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    Why Indulgent Dishes Endure in Quick Service

  • Consumers are pickier about what they put on their plates, but indulgent dishes still have a place in quick service.

    CREAM
    CREAM’s brownie ice cream sandwich is a far cry from a health food, but such indulgences win—even in the nutrition-conscious Bay Area.

    Even in today’s hyper health-conscious world, there’s no denying the enduring appeal of indulgent foods. Consumers have become increasingly knowledgeable and deliberate in the quality of the foods they eat, but that does not preclude certain extravagances in their diets—especially when eating out.

    “They want something that feels celebrative, fun, and tastes delicious,” says Pam Smith, a registered nutritionist who works on menu development with national brands. Incorporating tasty treats into a menu can also stave off any would-be backlash against farm-to-table, clean eating, and other healthy movements.

    Ten or 20 years ago, an icon indicating a healthier dish could be the kiss of death because customers knew it would taste bad, Smith says. So instead, consumers swung the other way: toward the rich, flavorful, and unhealthy.

    Today, newly rolled-out FDA menu-labeling regulations may change customers’ perceptions of their favorite dishes. Customers are more health-conscious, aware of food allergies and intolerances, and likely to adopt restrictive diets. So to avoid backlash and ensure that customers seeking different levels of healthfulness have something to enjoy, many brands are figuring out how to incorporate some sinful elements into healthier items.

    Hummus & Pita Co., a New York City–based fast casual, has taken an especially innovative approach; the brand’s Hummus Sweets put a decadent spin on a nutritious classic. The results are creamy, sweet hummus varieties flavored with chocolate, cake batter, and cookie dough.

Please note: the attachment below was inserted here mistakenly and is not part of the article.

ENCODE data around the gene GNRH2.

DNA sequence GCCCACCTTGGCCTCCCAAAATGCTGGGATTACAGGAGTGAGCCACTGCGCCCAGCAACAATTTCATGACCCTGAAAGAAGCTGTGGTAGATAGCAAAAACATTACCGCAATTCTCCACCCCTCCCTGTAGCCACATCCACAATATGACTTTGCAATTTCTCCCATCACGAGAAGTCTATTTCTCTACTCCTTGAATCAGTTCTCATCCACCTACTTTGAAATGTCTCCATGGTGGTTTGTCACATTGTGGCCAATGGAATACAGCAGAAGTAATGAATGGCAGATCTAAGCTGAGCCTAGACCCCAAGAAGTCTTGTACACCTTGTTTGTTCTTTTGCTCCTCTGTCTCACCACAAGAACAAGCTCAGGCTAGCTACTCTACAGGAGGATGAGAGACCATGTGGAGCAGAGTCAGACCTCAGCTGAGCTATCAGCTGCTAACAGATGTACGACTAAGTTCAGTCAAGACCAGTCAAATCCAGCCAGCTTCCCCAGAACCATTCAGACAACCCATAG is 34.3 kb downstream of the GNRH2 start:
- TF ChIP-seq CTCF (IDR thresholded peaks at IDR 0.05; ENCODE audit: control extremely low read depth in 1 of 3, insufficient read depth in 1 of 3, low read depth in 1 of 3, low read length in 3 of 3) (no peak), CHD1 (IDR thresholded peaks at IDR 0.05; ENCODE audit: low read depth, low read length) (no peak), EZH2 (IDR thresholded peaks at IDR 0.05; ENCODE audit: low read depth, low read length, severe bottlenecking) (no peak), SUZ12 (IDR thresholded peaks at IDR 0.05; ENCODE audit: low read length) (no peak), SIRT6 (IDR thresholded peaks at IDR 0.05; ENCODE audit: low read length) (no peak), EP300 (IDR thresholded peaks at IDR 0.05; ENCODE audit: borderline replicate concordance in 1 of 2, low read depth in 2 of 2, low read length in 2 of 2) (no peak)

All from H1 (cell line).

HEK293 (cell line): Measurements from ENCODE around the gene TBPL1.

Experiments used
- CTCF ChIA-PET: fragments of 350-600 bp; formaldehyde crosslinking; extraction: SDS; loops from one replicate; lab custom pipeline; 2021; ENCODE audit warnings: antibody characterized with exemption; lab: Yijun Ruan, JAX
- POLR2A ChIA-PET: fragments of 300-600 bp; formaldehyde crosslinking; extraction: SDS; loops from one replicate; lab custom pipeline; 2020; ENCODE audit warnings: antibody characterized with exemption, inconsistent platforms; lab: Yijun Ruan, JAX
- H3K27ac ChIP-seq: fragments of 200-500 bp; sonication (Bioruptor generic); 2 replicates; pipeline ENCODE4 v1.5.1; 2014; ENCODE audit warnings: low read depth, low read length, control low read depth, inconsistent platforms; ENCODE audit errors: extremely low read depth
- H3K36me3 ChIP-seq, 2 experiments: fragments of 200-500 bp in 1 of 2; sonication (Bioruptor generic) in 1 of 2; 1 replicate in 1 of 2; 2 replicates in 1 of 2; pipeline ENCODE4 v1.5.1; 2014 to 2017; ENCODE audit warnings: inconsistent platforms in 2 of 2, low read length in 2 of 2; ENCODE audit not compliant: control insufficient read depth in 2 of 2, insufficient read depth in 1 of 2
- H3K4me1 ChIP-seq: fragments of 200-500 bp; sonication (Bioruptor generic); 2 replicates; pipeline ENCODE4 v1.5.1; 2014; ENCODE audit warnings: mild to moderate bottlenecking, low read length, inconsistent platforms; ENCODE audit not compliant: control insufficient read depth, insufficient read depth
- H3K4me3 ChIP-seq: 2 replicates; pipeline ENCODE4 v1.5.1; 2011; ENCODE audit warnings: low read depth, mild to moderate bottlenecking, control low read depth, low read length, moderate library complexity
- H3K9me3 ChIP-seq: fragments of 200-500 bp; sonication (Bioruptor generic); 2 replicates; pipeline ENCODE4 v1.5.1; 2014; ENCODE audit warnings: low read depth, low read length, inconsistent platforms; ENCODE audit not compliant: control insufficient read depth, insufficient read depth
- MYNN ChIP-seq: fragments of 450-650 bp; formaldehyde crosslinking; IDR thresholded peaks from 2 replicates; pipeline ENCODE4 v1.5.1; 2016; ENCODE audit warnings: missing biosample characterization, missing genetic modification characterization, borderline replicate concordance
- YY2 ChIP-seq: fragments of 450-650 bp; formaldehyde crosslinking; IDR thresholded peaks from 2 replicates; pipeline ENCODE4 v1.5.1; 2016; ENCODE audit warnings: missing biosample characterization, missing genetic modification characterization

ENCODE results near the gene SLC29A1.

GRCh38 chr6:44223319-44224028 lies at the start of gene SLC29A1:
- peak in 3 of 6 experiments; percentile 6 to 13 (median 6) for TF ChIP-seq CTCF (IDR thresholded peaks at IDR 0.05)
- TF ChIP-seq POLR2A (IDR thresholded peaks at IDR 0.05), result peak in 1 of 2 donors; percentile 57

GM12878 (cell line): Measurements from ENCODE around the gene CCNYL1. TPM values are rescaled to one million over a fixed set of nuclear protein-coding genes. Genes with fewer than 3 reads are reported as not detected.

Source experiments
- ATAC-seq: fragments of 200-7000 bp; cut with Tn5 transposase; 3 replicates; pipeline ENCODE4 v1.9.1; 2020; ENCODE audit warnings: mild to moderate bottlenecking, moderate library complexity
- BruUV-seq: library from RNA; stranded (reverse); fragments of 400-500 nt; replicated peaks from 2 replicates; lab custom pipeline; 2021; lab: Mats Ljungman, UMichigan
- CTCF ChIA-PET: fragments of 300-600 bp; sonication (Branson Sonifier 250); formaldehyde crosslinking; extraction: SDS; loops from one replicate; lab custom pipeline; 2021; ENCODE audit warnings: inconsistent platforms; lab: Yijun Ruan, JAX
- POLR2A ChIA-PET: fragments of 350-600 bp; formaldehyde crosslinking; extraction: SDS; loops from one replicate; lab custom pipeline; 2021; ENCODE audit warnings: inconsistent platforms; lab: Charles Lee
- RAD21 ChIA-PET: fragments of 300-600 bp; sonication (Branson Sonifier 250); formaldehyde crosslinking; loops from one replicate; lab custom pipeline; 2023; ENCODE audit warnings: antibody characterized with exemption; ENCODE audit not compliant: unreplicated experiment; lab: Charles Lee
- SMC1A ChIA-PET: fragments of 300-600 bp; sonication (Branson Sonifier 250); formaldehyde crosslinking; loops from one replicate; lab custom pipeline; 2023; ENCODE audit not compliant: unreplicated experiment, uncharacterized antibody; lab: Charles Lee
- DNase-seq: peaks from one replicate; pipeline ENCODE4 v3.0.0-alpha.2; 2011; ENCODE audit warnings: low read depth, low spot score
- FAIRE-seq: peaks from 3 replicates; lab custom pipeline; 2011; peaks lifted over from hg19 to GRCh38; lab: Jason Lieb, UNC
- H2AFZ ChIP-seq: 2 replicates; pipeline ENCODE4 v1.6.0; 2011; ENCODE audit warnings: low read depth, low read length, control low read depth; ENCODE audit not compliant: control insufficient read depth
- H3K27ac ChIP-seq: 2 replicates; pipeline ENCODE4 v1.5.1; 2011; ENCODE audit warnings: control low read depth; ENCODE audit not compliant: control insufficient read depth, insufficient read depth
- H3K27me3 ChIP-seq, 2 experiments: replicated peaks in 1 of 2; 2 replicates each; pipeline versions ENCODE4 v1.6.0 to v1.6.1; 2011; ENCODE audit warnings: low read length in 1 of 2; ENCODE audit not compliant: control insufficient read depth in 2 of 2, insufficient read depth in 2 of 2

Founder Dave Pesso created these flavors to provide treats for his young daughter, as well as vegans and customers with allergies. “I needed to create something that is both crazy delicious and had nutritional benefits,” Pesso says. Adding chocolate and other sweeteners allowed customers to have the best of both worlds.

    Indeed, Smith says that adding—rather than subtracting—ingredients can be key to product success. Traditionally, product developers focused on what to take out. “Take out the sugar, take out the salt, take out the fat, take out the calories, and what they were left with was pretty much sawdust,” she says.

    Sonic Drive-In was determined not to succumb to that pitfall when developing its new, better-for-you slider, the Slinger. The new menu item incorporates reductions, as a quarter of the beef is removed and replaced with mushrooms, but it also maintains a traditional burger taste.

    “The beauty of the Slinger is that it isn’t just a cheeseburger where we ripped off the cheese and said, ‘Voila, here’s a burger under 350 calories,’” says Scott Uehlein, vice president of innovation and development at Sonic. “It’s actually built so it tastes amazing and the secret is the mushrooms. … You end up with a really delicious, juicy burger, which, by the way, has health benefits, too.”